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Muslim Campaign For Jewish Cemetery Praised As ‘Beautiful Gesture’ — But Some Question Motives

Updated, 12:06 p.m.

Two Muslim American activists have raised more than $110,000 to help repair a vandalized Jewish cemetery in Missouri. It’s a high-profile gesture headlined by Linda Sarsour, a prominent Palestinian-American critic of Israel. Now, Jewish groups are grateful — but pondering what it means.

“This is another way for us to publicly defy the idea that Muslims and Jews can’t get along,” Sarsour told National Public Radio Wednesday.

Sarsour made the call for donations after vandals toppled or damaged more than 100 graves in the Chesed Shel Emeth cemetery in a St. Louis suburb. Police are investigating the incident and have not established whether the defacement was a hate crime. It was the latest in a series of bomb threats and defacements against Jewish sites.

Sarsour’s partner in the fundraising effort is Tarek El-Messidi of Philadelphia, whose Celebrate Mercy charity has raised funds for victims of terrorist attacks, such as the San Bernardino terrorist attack in 2015.

“I was heartbroken by that,” said El-Messidi, raised by Egyptian immigrant parents. He recalled a story from Islamic tradition, in which the Prophet Mohammed stood as a Jewish funeral procession passed by. Asked by a student why he stood to honor a Jew, the prophet replied, “was he not a soul?”

Within 24 hours, donors had topped the goal of $20,000 and by Wednesday afternoon, Sarsour and El-Messidi counted more than $93,000 in donations. Most of the money came from Muslim donors, but several Jewish donors chipped in as well.

The initiative struck a nerve among Jews.

“Deeply moving to see Muslim Americans raising $ to repair my grandparents’ cemetery,” Brad Lander, deputy leader of the New York City Council, wrote on Twitter.

“It’s sad that it’s happening in the midst of tragedy, but it’s a beautiful gesture,” Rabbi Brigitte S. Rosenberg told the Forward. She said many members of her United Hebrew Congregation, a St. Louis synagogue, have families buried in the vandalized graveyard.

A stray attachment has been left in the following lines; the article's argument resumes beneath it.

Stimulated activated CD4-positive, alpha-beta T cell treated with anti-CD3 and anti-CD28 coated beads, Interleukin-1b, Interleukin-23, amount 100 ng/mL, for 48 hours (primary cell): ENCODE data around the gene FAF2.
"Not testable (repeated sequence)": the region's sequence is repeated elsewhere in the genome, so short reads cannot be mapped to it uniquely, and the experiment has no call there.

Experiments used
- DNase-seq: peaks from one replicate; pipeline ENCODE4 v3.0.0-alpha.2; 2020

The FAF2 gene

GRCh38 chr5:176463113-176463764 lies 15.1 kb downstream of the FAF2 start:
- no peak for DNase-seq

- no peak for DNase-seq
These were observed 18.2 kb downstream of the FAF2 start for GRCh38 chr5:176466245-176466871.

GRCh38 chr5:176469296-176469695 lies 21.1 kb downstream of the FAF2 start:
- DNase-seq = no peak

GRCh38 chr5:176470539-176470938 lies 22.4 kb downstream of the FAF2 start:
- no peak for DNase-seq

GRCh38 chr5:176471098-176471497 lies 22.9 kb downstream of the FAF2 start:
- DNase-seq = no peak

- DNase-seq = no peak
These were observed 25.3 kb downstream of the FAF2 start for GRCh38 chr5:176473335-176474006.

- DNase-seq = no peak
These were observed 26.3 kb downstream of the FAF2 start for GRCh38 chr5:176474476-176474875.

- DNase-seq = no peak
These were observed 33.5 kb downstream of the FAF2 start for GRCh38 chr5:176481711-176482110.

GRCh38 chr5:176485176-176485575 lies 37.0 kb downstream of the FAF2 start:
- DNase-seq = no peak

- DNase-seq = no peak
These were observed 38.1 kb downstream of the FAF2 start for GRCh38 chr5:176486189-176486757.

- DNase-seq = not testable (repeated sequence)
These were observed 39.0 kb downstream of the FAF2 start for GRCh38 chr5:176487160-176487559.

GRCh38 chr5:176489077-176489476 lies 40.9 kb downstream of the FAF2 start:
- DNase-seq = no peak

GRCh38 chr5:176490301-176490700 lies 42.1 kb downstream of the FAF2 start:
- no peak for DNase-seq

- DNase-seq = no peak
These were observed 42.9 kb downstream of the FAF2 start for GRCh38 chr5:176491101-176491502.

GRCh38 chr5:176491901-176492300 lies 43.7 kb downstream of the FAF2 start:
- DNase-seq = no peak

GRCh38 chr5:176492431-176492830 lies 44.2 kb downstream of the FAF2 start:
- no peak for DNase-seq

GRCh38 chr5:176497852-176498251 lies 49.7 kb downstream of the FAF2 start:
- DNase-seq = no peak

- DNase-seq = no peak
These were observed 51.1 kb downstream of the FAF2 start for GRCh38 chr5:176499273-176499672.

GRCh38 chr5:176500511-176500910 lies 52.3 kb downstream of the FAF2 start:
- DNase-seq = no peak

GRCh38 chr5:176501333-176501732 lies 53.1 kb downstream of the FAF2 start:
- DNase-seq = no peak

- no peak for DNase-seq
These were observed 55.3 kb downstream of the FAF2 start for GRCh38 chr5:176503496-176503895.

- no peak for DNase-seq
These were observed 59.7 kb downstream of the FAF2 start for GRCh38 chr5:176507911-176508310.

Rosenberg said she saw this as a moment for Jews and Muslims to set aside the fraught politics around Israel and the Palestinians. “Whatever your views of Israel, we can set those aside and recognize that we’re human.”

The Anti-Defamation League did not respond to press questions, but was preoccupied Wednesday with a bomb threat to its Manhattan headquarters.

Sarsour has allied with far-left Jewish groups for years, including the Jewish Voice for Peace and Jews for Racial and Economic Justice. But as some Jewish figures blessed the fundraising effort as a moment of unity, others bristled at her background as a prominent advocate of the Palestinian cause.

Neither Sarsour nor the Chesed Shel Emeth cemetery responded to requests for an interview.

Sarsour was born in Brooklyn to Palestinian parents. She is the Executive Director of the Arab American Association of New York and has allied with the Black Lives Matter movement. She is an outspoken proponent of the BDS movement to boycott, divest and sanction Israel.

In her work, Sarsour champions “intersectionality” — advocating not only for those who share her religion, but also for others — gays, women, victims of racial profiling — who are oppressed. Lately, Sarsour has been increasingly active on the national front. She was among four co-chairs of the Women’s March on Washington in January.

“If you hate the Jewish state, you hate Jews,” Morton Klein, head of the far-right Zionist Organization of America, told the Forward by phone. Klein’s organization stood almost alone among Jewish groups in supporting Trump’s immigration ban and has repeatedly accused pro-Palestinian campus groups of harboring anti-Semites.

Klein said he was skeptical of Sarsour’s motivation for raising money for the cemetery.

“All I can surmise from her raising money is that this is just a way to trick people,” he said.

El-Messidi defended the campaign. “It’s not a political stunt,” he said. “It’s humans looking out for humans.”

American Jews and Muslims overwhelmingly voted for Democratic candidate Hillary Clinton over Trump in the election and both communities have seen an uptick in hate-motivated crimes in recent months. The common threat from a newly energized white supremacist movement seems to be galvanizing cooperation.

Jewish groups have sponsored Syrian refugees, protested Trump’s travel restrictions for nationals of Muslim-majority countries and invited worshippers from a firebombed Texas mosque to pray in their synagogue.

“One of the silver linings of the whole Trump administration is bringing people together and really activating people,” said Ibrahim Hooper, spokesperson for the Council on American-Islamic Relations, a Muslim advocacy organization. Hooper applauded Sarsour’s fundraising.

CAIR has butted heads with mainstream Jewish groups in the past — the ADL refuses to work with the Muslim group, citing statements the group’s leader has made about Israel — but Hooper said there is some rapprochement taking place. And though it is not always public, it is significant. “We’ve never seen the level of support that we’ve seen since the November election.”

For Sarsour, the campaign was a chance to show a positive face of Islam. She told NPR she was growing weary of seeing Muslims portrayed as perpetrators of terrorism.

“I think it was kind of light in the darkness for us to be able to tell a different kind of story,” she said.

Update note: This story was updated to include additional comments from Rabbi Brigitte S. Rosenberg.

Email Sam Kestenbaum at [email protected]


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